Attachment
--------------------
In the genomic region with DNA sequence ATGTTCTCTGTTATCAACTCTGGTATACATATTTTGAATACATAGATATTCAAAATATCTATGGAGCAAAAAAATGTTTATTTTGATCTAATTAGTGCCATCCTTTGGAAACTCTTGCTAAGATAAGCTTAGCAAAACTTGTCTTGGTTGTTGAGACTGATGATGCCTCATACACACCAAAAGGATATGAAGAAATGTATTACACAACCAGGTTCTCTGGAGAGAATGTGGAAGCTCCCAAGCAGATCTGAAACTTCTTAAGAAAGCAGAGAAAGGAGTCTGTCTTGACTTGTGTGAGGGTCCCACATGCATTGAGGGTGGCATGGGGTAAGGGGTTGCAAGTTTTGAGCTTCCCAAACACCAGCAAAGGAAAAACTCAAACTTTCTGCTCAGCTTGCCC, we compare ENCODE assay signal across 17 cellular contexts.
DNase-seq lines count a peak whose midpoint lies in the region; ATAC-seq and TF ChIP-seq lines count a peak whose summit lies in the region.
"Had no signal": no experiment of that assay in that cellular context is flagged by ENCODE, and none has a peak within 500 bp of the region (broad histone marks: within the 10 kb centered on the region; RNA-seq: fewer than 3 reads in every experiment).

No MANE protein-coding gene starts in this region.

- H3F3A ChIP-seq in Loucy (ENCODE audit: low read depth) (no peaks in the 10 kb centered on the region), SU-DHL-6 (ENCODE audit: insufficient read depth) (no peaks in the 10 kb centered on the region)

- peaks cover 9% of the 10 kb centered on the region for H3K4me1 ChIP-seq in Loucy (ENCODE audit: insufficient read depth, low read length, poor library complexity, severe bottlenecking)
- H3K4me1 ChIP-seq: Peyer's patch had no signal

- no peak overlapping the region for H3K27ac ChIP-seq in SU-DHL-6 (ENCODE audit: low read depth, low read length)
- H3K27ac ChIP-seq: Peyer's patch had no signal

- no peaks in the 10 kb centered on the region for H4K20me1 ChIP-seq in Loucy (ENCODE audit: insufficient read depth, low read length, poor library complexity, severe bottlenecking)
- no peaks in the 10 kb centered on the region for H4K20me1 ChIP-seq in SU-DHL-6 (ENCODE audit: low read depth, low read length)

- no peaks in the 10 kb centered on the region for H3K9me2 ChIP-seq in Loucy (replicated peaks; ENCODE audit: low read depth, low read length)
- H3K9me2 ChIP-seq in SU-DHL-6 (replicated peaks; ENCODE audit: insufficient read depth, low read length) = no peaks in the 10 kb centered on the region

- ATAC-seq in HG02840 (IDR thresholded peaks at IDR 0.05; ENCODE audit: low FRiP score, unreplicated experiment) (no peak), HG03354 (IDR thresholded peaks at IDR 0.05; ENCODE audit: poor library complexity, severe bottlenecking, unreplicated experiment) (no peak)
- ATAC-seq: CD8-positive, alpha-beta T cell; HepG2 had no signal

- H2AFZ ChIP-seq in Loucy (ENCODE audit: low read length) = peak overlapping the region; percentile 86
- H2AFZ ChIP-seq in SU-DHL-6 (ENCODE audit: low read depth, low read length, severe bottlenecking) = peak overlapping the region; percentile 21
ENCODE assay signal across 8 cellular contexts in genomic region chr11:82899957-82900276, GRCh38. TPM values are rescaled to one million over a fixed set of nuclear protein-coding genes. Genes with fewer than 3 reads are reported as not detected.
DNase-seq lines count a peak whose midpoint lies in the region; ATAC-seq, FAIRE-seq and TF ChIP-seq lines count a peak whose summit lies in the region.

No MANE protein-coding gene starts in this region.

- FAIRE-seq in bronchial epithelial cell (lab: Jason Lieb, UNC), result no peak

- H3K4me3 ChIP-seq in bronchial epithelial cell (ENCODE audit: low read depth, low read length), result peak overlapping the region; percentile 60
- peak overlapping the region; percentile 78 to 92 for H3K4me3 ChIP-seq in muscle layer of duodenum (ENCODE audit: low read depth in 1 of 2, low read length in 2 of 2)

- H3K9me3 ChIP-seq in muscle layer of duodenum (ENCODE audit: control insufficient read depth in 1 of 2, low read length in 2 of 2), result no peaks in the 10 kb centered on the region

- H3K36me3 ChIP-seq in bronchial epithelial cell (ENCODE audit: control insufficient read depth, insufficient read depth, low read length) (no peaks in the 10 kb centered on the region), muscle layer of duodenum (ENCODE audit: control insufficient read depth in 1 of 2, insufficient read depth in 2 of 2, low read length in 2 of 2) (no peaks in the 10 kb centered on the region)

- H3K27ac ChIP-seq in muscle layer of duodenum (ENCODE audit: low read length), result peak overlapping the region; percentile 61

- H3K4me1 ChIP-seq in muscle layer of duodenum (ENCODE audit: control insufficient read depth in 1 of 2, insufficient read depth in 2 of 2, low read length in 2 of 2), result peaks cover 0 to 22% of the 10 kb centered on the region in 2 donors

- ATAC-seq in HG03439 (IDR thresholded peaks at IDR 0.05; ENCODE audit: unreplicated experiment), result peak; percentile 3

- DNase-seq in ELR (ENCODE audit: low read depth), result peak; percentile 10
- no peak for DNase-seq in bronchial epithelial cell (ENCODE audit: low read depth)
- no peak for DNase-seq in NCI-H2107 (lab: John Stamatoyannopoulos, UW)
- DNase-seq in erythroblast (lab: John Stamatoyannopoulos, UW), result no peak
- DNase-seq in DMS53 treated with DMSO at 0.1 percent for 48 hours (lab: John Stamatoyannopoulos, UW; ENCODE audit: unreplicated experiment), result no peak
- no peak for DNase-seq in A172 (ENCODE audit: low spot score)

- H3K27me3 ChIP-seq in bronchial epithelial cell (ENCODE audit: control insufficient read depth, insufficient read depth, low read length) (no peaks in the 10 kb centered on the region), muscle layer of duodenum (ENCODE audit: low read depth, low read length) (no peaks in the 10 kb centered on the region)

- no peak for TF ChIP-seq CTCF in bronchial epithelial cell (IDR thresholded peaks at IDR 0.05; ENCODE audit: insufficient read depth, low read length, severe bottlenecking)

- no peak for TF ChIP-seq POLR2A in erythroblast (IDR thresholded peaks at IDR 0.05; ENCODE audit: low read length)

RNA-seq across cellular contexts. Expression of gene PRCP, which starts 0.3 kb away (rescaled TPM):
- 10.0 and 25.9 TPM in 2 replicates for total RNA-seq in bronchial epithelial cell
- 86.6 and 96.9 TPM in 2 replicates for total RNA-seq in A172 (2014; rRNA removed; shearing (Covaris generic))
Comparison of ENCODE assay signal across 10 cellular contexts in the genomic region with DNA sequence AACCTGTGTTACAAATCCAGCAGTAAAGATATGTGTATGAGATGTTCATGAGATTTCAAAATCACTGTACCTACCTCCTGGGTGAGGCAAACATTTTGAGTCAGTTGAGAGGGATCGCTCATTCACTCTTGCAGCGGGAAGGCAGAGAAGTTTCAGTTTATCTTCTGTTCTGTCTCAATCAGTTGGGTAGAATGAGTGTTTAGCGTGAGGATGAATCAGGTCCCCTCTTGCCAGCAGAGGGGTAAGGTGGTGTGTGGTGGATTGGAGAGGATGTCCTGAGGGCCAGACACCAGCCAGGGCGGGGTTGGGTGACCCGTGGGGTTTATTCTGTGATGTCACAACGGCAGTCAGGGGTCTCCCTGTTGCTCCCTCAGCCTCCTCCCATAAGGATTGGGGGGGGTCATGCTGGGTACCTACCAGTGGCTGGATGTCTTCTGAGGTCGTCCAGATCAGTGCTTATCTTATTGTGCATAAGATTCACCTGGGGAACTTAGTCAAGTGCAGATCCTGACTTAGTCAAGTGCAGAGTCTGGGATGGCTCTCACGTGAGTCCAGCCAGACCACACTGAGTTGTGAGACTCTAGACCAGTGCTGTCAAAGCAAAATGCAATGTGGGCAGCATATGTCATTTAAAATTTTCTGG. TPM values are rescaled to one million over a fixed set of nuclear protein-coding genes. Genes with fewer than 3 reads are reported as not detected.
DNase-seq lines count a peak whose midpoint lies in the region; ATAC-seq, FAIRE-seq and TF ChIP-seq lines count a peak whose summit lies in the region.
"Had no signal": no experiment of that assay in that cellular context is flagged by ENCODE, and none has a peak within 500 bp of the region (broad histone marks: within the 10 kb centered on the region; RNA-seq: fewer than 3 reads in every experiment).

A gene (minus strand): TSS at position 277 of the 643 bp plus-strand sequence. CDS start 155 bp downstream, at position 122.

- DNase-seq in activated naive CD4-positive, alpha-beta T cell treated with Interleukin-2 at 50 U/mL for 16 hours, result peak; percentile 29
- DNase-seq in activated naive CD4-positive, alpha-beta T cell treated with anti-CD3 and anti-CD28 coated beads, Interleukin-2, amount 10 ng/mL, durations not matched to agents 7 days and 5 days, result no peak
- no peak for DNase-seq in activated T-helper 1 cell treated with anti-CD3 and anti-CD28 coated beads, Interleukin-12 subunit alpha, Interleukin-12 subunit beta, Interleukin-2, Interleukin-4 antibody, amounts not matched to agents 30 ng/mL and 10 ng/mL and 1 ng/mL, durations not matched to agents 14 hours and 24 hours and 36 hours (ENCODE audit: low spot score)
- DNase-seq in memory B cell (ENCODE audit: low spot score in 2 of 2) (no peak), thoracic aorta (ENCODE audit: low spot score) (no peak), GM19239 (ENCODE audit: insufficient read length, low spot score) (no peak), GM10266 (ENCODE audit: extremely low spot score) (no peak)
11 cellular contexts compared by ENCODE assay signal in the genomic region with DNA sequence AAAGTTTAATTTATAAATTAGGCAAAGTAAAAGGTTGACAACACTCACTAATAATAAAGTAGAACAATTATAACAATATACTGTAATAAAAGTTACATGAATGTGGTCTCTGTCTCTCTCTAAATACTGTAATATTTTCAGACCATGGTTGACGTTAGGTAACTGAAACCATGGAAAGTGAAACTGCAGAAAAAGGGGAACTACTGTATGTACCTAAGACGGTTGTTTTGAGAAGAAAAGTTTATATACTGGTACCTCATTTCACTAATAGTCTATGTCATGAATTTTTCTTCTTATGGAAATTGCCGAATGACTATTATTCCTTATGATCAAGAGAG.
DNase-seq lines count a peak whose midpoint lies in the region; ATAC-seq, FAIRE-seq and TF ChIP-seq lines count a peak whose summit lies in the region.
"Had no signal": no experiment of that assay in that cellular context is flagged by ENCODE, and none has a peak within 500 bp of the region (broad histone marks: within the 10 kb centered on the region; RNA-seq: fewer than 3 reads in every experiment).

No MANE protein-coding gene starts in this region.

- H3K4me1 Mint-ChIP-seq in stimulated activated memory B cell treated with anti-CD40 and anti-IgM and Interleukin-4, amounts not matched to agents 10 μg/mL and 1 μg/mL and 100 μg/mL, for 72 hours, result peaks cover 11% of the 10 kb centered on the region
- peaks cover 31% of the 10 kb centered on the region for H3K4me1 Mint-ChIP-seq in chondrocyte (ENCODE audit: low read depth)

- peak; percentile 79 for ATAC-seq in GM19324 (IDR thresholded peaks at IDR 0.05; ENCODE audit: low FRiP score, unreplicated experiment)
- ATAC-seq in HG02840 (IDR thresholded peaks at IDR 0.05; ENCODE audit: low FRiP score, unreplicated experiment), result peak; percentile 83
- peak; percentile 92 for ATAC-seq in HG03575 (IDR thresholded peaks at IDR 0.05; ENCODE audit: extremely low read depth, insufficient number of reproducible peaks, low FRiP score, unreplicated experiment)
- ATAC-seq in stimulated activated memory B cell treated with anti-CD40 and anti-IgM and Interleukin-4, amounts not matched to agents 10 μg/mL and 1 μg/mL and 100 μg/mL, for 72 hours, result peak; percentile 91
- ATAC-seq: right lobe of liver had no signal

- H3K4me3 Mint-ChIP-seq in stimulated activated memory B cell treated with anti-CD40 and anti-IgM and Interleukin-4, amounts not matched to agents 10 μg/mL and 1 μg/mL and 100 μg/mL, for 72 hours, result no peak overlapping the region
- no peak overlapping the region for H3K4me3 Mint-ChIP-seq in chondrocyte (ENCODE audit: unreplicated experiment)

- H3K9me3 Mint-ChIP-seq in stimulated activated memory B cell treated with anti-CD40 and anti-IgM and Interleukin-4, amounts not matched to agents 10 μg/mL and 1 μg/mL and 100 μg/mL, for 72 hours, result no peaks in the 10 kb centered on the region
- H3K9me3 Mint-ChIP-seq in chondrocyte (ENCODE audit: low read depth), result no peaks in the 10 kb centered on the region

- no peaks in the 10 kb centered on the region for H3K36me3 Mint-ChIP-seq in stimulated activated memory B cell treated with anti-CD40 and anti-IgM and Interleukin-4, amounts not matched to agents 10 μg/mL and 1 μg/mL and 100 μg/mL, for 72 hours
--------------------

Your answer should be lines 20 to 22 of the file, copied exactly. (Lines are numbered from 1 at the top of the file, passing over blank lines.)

No MANE protein-coding gene starts in this region.

- FAIRE-seq in bronchial epithelial cell (lab: Jason Lieb, UNC), result no peak

- H3K4me3 ChIP-seq in bronchial epithelial cell (ENCODE audit: low read depth, low read length), result peak overlapping the region; percentile 60